Thursday, July 31, 2003

Bush came out against gay marriage today:

President Bush said today that while he believed Americans should treat gays in a welcoming and respectful manner, he remained firmly opposed to gay marriages and that administration lawyers were working to ensure that the term 'marriage' would cover only unions between men and women.

At a Rose Garden news conference today, Mr. Bush used a general question from a reporter about his views on homosexuality to plunge into the hotly debated issue of gay marriage and offer reassuring words to many supporters. His response contained his trademark political mix of an expression of tolerance accompanied by a firm conservative position on the actual policy.
Now, personally, I believe this is going to end up a judicial matter, because gay couples will be able to go up to Canada to get married, and the question of whether or not that applies in the U.S. will inevitably come before the Supreme Court no matter what laws are passed in the meantime.

(I personally think that the SC will come down in favor of some sort of civil union arrangement, which is why there's this frantic effort to amend the constitution.)

Still, what really interests me is a seemingly unrelated question: is this a shot across the bow at Dean? At this point, Rove and Co. have to be taking him seriously whether they want to campaign against him or not, and the Bush admin may be trying to start framing the campaign as pro-gay marriage vs. anti-gay marriage, as that's the one issue where they must be pretty confident that they will maintain majority support vs. Dean. (The war is likely, but not certain.) If they don't want to run against Dean, this makes even more sense, because other Dems could take a shot at Dean's electability based on this issue.

(They might even have a point; apparently the Liberal Party of Canada has recieved bitter, nearly frothing letters and phone calls about the issue. This is especially significant as Canadians are much more laid back about these sorts of issues than Americans are, due to relative levels of religiousness.)

On the other hand, this may do wonders for Dean's financial situation. Advertisers have long acknowledged the buying power of gay and lesbian couples; it is that buying power that is one of the chief reasons that gays and lesbians are being courted fairly aggressively by corporate America and why they've gained the societal acceptance they have. They tend to have disproportionate disposable income, and many are (by necessity) political. Dean could parlay this civil union issue into stacks of campaign funding from both individuals and organizations; and if it's handled right (ie, largely though online individual donations), Dean could get the money without having to go into great detail as to why, so as to avoid a backlash.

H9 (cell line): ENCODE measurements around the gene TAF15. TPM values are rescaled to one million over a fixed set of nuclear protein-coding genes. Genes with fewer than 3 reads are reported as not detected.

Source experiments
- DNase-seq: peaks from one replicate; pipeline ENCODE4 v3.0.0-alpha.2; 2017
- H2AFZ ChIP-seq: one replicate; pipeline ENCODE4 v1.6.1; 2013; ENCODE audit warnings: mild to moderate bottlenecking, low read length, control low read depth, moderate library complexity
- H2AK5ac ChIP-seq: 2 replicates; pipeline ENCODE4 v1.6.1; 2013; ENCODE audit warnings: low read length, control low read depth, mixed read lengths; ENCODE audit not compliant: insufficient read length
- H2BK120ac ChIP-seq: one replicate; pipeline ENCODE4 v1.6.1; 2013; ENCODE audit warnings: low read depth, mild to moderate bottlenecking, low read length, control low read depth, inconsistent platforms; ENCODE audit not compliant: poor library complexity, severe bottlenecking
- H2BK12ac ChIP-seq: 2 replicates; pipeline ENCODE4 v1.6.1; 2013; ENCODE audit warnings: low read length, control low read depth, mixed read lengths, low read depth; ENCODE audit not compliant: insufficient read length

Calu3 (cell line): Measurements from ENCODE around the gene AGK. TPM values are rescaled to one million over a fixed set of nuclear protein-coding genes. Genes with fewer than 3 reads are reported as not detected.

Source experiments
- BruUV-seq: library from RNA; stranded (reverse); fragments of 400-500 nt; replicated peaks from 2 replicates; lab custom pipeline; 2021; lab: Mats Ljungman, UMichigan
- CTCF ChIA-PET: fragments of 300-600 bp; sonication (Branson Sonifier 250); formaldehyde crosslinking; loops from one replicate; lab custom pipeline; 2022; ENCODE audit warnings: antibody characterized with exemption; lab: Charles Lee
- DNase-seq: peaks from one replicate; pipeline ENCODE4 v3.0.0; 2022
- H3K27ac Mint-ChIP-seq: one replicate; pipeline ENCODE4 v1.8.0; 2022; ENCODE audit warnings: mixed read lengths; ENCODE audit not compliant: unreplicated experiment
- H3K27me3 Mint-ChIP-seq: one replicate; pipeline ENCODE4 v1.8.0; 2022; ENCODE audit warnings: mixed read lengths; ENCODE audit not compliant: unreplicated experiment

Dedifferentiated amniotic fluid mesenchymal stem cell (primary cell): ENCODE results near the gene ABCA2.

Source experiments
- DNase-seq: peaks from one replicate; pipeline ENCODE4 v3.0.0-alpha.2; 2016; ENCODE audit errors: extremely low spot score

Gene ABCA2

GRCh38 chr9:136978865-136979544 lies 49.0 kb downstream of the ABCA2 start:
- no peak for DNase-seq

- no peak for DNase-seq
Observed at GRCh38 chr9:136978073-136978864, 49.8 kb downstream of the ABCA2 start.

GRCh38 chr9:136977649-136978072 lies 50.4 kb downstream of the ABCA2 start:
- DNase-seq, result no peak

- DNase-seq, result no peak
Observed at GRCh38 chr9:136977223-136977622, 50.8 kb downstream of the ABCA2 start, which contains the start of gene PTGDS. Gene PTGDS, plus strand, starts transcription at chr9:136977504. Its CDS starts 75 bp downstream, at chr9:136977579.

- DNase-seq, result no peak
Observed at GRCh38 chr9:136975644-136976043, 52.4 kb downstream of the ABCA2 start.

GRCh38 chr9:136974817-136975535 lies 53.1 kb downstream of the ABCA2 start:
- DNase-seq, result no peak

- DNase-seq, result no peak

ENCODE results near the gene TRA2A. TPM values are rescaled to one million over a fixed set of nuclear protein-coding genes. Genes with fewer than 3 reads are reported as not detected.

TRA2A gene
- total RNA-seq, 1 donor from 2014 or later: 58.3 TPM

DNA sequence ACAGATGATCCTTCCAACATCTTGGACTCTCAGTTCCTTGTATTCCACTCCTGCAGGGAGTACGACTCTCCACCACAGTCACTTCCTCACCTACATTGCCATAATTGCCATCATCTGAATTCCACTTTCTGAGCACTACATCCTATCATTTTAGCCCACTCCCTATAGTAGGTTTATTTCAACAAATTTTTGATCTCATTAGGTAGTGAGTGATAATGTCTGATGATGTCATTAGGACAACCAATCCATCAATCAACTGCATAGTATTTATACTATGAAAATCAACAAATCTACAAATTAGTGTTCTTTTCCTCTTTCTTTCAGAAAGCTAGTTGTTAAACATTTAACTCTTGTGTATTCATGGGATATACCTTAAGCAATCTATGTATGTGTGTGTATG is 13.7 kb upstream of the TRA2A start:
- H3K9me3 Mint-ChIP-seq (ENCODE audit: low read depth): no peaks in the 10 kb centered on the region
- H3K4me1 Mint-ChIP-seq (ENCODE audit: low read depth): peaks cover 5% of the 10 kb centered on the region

This might not be a goal of the Dean campaign at all, of course; still there's one thing for sure: log cabin Republicans are an endangered species: and the sooner the Dems realize that, the sooner they can begin to take advantage of it. It's somewhat unfortunate, because one's sexuality should not even be an issue politically. In this United States, however, it's unavoidable.

Edit: I missed something about this, namely a statement by, well, the president of the Log Cabin Republicans:

Patrick Guerriero, the executive director of the Log Cabin Republicans, a group of gay Republican backers, said that Mr. Bush's remarks were "troubling to us," adding, "It seems like it's a political card being played for the radical right on a national stage." He said the 1996 act should have answered all of the conservatives' concerns. Mr. Guerriero said that Mr. Bush should take note that using such cultural war issues as homosexuality had failed in the past, notably for the re-election bid of the president's father.
Interesting... I had forgotten about that part of the Bush-the-Elder campaign. It makes sense, though, and would make even more sense now; a lot of Bush's less vocal support comes from people who aren't particularly cozy with social conservatism, and they are precisely the audience that would be most likely to bolt to a Democratic candidate if Bush started sounding like Falwell or Bennett.

That raises a question.. has anybody seen polling that cross-referenced attitudes on gay tolerance and marriage with the strengh of partisan identification? I'm curious to see how things may turn out.

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